When he sat down with the HackerOne founders, Merijn, Jobert, Alex, and Michiel, his eyes lit up immediately. “I saw a vision for a future where security is a positive and constructive thing - something that becomes a natural part of developing and deploying great software. I saw an ingenious business model where the smartest security experts in the world help great companies to become more secure. I was sold.”
Changing the Rules
The core of Mårten’s philosophy is that society will always face certain dangers and the assumptions in the security industry have become somewhat outdated.
“We used to think that people are the problem and tech is the solution. It is actually the other way around,” he says. “We used to think that secrecy improves security, but in reality the opposite is true. We used to turn to a small group of experts with clearance to work out security threats. Now we know that many times the best help is in the broad community outside the organization. We used to think that there is a “perimeter” and all we have to do is protect it. Now we know that security threats exist everywhere and perimeter-based security is insufficient.”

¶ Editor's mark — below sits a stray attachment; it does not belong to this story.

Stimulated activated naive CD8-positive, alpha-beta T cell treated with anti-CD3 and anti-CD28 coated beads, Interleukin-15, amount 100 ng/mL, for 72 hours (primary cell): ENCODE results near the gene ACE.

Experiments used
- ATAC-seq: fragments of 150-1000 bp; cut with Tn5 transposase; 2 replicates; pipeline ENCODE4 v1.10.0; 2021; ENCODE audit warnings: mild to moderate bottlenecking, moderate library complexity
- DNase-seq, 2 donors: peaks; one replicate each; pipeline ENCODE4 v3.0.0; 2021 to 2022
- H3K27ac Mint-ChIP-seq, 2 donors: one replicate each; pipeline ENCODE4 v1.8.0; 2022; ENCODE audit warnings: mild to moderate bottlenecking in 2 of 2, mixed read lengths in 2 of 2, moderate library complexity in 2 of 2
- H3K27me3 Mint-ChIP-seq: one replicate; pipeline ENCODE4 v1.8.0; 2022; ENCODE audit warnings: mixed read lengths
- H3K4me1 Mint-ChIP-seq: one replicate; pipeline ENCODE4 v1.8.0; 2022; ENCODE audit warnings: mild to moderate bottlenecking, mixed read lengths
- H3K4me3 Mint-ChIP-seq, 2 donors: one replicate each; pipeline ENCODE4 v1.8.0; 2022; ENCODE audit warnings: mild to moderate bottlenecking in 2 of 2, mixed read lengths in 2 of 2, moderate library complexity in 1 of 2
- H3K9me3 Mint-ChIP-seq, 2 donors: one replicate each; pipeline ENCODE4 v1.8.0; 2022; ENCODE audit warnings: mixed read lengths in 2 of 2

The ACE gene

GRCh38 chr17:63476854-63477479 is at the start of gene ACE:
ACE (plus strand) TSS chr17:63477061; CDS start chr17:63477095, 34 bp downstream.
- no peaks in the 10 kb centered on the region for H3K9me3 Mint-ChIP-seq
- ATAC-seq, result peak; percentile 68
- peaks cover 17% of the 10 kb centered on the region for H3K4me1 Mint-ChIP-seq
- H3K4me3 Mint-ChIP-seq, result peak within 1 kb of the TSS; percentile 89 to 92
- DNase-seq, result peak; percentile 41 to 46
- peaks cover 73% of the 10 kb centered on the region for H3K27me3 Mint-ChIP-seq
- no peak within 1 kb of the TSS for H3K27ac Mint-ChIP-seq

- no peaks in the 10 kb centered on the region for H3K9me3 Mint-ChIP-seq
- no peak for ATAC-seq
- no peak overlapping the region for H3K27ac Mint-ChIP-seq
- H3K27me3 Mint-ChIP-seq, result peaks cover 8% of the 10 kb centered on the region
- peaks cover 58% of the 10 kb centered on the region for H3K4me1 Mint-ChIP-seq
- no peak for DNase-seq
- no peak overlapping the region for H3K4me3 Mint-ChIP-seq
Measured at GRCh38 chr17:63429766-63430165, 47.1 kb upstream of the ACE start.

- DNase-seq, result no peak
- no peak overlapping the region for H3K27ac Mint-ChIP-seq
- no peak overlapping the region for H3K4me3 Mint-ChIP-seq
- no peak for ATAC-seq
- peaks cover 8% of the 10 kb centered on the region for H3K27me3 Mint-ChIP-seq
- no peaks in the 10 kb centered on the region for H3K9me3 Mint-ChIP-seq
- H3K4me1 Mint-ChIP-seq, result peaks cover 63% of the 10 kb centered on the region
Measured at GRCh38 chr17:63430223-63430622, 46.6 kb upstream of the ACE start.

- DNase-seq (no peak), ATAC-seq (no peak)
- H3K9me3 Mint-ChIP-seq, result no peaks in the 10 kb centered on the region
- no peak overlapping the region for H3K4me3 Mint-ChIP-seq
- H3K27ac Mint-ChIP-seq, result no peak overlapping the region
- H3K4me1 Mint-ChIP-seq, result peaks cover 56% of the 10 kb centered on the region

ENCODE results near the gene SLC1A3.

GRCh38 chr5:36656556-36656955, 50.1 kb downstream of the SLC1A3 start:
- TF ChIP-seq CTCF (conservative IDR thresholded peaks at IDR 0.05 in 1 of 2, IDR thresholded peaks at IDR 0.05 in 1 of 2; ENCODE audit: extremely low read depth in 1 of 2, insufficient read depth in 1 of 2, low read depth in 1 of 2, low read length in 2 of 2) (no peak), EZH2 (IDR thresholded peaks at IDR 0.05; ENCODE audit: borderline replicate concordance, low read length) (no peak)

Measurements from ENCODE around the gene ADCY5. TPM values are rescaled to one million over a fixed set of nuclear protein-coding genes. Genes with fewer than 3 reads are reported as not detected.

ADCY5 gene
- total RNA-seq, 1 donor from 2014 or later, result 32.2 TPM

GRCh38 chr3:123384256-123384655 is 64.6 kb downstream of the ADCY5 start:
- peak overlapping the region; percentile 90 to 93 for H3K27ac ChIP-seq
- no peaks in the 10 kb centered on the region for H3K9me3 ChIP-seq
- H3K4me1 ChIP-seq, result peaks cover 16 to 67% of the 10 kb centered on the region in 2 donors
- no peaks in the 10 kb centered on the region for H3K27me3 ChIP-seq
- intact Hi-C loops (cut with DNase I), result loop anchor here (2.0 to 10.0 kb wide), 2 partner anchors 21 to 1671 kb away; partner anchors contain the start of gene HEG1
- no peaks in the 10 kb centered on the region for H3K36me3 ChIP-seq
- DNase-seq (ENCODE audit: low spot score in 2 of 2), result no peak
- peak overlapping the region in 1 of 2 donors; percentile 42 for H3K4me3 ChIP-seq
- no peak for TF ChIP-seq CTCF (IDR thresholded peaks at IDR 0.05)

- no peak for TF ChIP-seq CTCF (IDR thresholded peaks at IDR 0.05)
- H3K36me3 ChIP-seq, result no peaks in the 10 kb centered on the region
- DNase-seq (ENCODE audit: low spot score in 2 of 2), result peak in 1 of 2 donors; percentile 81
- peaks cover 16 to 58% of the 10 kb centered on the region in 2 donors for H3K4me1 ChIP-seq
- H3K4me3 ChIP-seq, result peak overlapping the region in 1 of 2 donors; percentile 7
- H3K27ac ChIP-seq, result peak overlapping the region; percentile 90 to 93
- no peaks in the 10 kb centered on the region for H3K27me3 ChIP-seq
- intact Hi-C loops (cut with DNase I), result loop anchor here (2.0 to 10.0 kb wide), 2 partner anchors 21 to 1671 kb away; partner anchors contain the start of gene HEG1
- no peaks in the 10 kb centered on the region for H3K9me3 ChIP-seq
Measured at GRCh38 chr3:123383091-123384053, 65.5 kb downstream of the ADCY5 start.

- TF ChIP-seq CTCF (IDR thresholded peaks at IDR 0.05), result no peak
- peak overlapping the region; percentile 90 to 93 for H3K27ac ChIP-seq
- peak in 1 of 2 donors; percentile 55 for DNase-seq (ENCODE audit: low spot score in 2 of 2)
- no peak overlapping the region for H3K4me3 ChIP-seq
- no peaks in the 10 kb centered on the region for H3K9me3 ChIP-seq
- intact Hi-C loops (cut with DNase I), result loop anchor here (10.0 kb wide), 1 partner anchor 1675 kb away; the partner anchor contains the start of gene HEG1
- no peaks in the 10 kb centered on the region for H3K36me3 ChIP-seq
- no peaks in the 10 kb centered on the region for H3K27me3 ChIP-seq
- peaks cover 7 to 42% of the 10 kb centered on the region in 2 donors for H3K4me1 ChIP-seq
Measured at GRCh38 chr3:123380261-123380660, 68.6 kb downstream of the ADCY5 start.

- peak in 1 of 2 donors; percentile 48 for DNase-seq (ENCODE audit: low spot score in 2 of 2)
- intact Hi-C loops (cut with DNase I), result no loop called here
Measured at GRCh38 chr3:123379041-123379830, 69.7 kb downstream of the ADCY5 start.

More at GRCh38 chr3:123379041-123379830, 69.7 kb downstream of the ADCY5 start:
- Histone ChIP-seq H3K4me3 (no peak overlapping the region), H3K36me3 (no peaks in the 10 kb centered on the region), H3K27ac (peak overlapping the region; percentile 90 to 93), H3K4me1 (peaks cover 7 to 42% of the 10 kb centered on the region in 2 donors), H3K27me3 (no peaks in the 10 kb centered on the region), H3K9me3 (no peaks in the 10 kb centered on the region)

Mårten believes that bug bounty programs and vulnerability coordination is to traditional security what open source is to closed source. At the core of the success of open source and HackerOne then, is our community, and Mårten believes this helping the community succeed will help HackerOne to succeed. “There is always more brain power outside your organization than inside it”, he says. “If you can tap into the collective intelligence of the broad community, you will be stronger and more productive.”
Building a Safer Planet